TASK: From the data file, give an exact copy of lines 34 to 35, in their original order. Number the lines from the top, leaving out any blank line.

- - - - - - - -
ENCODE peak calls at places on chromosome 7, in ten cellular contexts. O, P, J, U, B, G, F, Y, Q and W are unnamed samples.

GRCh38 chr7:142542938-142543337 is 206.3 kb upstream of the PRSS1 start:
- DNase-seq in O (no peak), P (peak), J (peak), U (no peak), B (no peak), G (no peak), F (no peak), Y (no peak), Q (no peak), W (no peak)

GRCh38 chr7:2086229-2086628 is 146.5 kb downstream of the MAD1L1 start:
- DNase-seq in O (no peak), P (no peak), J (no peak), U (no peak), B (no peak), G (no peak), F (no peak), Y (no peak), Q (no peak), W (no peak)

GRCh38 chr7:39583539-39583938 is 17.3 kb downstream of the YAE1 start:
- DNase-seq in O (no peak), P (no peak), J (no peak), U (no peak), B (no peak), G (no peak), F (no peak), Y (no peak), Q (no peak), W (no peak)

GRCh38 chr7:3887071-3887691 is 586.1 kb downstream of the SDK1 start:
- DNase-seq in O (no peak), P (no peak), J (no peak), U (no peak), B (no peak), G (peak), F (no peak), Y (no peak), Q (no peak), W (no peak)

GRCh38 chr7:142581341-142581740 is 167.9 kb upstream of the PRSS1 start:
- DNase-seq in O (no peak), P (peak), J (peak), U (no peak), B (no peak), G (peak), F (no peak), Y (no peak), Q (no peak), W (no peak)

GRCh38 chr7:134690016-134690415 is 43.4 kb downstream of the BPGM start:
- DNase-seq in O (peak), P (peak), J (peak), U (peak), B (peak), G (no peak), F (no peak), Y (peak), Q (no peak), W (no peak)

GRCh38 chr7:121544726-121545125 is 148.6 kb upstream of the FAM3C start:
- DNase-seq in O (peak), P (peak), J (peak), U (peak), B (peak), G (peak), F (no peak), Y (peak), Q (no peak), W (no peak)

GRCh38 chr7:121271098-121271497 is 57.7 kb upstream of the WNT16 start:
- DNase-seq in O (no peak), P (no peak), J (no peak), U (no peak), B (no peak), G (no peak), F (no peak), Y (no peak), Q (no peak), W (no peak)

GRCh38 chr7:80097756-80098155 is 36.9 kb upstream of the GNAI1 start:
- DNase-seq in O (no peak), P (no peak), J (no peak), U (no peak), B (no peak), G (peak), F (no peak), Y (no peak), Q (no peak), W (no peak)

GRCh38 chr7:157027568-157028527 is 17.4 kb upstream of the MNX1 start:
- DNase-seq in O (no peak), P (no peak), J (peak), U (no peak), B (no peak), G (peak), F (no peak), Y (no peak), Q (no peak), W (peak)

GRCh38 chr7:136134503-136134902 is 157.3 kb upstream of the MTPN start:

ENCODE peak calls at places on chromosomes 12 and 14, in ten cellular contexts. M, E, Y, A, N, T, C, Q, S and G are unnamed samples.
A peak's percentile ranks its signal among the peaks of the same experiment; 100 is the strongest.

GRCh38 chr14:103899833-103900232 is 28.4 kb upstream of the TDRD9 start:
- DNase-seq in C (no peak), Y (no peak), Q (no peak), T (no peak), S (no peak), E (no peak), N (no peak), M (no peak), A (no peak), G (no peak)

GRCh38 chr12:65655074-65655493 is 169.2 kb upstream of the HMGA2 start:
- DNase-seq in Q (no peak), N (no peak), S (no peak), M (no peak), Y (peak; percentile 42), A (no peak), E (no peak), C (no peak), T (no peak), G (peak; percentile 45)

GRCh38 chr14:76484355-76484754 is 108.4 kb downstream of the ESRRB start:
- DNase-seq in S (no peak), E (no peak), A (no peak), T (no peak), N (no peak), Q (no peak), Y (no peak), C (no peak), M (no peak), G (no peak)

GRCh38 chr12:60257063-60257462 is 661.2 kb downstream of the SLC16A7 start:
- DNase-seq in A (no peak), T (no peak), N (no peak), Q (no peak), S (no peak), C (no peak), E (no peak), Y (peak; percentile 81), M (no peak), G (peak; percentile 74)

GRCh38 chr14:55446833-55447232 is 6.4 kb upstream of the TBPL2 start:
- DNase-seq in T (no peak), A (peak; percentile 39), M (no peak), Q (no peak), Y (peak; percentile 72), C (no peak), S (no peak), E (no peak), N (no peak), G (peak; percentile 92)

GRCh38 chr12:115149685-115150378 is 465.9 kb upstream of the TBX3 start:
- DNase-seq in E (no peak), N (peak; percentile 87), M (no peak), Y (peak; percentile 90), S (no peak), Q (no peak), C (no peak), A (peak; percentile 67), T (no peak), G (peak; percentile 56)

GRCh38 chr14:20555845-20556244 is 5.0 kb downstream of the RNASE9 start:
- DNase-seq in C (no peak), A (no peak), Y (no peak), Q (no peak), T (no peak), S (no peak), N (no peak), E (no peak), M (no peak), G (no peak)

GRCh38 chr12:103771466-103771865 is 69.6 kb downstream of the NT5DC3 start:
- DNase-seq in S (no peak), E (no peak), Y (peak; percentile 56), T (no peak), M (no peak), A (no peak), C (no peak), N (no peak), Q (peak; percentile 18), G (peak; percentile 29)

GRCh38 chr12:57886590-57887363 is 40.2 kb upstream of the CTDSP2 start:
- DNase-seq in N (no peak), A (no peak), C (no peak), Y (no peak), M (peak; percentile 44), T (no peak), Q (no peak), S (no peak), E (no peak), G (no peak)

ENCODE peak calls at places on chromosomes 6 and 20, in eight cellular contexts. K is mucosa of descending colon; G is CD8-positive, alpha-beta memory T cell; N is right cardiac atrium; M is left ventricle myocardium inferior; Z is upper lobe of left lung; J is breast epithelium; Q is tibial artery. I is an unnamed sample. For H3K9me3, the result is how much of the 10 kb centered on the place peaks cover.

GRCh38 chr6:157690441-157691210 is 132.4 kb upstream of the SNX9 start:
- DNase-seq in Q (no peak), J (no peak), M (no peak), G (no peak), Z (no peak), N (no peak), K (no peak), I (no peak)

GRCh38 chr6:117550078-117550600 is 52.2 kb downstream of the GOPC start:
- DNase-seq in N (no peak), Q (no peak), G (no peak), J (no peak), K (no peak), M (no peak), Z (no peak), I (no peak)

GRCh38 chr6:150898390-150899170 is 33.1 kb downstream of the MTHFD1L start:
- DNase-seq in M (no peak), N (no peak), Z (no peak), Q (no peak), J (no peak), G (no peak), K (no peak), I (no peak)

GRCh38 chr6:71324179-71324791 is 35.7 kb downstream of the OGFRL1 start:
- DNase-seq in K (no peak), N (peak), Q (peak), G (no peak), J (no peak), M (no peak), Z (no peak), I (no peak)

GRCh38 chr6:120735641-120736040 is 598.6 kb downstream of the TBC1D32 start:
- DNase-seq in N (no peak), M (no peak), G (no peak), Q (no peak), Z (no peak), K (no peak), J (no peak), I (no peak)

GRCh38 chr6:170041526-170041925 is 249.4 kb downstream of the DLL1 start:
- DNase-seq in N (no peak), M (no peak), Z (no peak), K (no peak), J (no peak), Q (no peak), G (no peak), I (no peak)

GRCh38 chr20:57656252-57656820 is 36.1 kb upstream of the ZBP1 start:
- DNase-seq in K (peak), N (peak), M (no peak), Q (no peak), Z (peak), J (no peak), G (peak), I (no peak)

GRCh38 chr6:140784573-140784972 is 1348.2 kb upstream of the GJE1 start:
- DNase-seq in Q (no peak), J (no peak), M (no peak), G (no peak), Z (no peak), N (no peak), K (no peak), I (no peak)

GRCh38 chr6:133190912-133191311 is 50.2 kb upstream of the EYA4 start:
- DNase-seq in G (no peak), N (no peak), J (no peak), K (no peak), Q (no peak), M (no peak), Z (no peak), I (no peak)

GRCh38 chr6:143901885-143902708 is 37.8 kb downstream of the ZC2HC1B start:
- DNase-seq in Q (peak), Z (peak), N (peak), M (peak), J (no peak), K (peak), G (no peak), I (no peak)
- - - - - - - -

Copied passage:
- DNase-seq in T (no peak), A (peak; percentile 39), M (no peak), Q (no peak), Y (peak; percentile 72), C (no peak), S (no peak), E (no peak), N (no peak), G (peak; percentile 92)

GRCh38 chr12:115149685-115150378 is 465.9 kb upstream of the TBX3 start: